BP: That makes sense, the way that you felt a need to establish yourself as 'contemporary' and do that whole scene for a few years before you can start to make the work you really want. The irony is that you were quite successful with that early work too. Do you feel now that you don't really have any living peers you can admire or look at and feel a kinship with? Because it's true that you're the only person I can think of who is making conventional, plein air paintings that are also adamantly contemporary. Do you feel sort of like the only soldier on the battlefield?

JI: I didn’t feel while I was making those earlier works that it was ground work for what I am doing now, it’s just turned out that way and I can express that now. In terms of my contemporaries, there are obviously thousands of people working the way I have been working, but somehow, what they do is really boring to me. What's the difference between someone who decides to make work like this and someone who has only ever made work like this? I don’t know, I have always been interested in a piece of art, no matter what context, time or situation, standing for itself. You saw those pieces in Lindsay’s clothing store, the portraits, they are amazing, made by an unknown, totally competent and when people see them, they go "who made these, how much $$, where did you get them...????" ... They stand by themselves as objects, its a goal of mine to make work like that.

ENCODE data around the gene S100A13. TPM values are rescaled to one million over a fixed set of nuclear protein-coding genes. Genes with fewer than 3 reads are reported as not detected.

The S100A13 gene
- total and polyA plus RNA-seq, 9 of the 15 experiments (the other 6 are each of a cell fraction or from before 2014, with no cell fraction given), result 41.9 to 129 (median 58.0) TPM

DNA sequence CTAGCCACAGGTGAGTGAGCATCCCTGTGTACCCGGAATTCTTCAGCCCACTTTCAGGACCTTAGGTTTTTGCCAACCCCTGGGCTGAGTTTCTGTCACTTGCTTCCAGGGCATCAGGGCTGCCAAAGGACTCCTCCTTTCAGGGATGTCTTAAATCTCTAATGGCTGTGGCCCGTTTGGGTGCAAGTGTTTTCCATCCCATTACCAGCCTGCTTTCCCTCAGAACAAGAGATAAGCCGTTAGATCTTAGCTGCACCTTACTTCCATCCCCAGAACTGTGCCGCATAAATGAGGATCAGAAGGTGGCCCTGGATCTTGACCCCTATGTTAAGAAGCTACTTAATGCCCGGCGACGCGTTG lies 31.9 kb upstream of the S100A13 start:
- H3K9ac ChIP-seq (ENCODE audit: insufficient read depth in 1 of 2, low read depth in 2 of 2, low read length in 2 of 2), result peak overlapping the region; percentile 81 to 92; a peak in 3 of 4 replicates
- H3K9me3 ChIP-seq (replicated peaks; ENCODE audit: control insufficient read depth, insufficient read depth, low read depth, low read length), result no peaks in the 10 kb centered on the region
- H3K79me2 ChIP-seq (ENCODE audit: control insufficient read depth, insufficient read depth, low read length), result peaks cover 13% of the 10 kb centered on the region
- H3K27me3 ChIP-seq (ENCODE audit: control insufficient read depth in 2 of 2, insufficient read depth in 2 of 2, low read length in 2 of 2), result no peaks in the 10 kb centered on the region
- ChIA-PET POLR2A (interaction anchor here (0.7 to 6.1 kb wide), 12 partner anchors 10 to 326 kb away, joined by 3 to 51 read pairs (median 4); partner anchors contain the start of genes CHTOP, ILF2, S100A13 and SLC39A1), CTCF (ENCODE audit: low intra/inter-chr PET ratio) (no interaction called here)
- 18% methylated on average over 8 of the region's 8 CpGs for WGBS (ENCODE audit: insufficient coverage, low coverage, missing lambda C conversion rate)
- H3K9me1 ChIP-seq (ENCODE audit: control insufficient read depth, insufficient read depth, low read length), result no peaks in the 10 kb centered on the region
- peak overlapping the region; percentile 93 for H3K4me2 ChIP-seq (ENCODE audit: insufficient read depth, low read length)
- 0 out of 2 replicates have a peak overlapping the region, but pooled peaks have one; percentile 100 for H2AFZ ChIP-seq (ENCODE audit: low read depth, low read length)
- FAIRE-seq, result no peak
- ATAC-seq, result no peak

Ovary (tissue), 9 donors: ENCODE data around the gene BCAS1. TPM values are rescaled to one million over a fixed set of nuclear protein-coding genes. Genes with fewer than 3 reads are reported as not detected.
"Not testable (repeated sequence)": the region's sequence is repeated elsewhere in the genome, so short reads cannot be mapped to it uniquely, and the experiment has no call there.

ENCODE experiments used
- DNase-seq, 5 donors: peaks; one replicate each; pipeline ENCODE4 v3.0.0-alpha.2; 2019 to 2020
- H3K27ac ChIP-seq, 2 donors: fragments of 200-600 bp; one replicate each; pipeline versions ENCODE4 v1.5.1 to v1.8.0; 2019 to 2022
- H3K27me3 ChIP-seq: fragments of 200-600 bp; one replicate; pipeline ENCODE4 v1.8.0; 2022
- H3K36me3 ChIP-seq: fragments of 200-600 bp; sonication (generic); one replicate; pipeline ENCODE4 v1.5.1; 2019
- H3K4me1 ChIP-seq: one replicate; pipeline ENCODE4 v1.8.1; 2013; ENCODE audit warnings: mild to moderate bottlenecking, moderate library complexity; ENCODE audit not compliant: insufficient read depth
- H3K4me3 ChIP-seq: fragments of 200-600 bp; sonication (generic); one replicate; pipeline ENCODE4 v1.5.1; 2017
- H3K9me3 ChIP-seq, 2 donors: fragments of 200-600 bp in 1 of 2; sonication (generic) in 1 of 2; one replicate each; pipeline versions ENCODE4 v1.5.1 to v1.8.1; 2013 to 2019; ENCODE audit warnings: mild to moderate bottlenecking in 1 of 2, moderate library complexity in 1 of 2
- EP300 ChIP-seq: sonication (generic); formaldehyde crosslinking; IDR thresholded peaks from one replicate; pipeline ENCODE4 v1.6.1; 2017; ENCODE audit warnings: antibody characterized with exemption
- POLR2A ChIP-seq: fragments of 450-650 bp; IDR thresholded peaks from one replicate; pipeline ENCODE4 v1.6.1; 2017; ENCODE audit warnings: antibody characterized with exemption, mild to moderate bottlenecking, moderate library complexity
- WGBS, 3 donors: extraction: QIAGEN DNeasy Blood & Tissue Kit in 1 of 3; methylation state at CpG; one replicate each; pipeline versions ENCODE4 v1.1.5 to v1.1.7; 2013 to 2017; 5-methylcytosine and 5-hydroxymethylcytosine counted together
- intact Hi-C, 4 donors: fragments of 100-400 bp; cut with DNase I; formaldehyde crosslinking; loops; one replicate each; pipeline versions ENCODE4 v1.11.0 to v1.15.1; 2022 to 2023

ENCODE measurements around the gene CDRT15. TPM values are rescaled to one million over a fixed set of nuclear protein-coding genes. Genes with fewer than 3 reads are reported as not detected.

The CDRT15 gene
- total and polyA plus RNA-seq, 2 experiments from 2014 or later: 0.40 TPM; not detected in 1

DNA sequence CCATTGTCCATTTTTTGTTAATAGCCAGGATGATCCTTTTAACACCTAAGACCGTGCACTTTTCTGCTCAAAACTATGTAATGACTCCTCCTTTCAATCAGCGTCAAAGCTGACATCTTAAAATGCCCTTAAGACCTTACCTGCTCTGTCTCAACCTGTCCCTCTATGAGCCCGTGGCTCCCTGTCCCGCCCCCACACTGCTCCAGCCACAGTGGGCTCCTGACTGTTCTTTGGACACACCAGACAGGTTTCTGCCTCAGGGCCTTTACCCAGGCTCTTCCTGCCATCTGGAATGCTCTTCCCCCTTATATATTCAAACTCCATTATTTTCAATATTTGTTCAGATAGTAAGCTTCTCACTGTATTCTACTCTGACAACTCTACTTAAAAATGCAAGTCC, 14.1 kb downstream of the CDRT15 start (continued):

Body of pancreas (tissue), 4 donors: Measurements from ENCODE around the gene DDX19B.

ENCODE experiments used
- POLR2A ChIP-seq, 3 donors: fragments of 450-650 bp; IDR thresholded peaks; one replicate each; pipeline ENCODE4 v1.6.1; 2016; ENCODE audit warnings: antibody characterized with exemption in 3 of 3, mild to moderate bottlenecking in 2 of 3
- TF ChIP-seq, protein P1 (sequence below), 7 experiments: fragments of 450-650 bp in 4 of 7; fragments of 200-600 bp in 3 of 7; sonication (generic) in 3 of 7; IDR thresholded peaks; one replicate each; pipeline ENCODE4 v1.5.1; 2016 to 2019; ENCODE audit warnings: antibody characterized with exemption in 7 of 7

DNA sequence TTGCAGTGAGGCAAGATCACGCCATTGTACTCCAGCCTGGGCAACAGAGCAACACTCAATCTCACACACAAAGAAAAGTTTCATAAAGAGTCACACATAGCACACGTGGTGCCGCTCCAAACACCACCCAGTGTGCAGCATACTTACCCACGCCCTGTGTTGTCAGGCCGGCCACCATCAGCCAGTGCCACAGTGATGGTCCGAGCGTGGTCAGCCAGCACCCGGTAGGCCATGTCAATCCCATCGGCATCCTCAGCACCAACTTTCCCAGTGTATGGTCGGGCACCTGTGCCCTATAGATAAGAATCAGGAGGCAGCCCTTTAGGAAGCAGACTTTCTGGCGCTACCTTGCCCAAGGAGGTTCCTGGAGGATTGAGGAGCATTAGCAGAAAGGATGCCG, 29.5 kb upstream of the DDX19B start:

I do feel like a lone soldier and it’s never easy, some people like what I do for sure, others, not so much. But this was the case 10 years ago, with the fantasy stuff, people would be weirded out by it and now its the mainstream. People I feel a kinship to? there is a guy in NB, Gerry Collins, who has been making straight up work for a while now, but totally in the know.... you in a weird way, although you make paintings from plein air photos, there is a woman who shows at Andrea Rosen, I forget her name.. who does flower and landscape paintings and they are pretty good and John Kilduff from LETs Paint TV(Los Angeles) who I just did and interview with in Hunter and Cook.
As you saw at my show in Vancouver, the work is becoming more abstracted since those straight up observational paintings, starting from observation and then becoming more and more worked and abstracted. My project has taken a bit of a turn and I am interested in new ways of being involved in reality. I saw a while ago Gus van Sant’s, "Last days" the Kurt Cobain movie and it occurred to me that this, no matter how interesting of an idea it was to relate "reality" to an audience, was boring as dog shit and I don’t ever want to make anything as horrible and boring as that.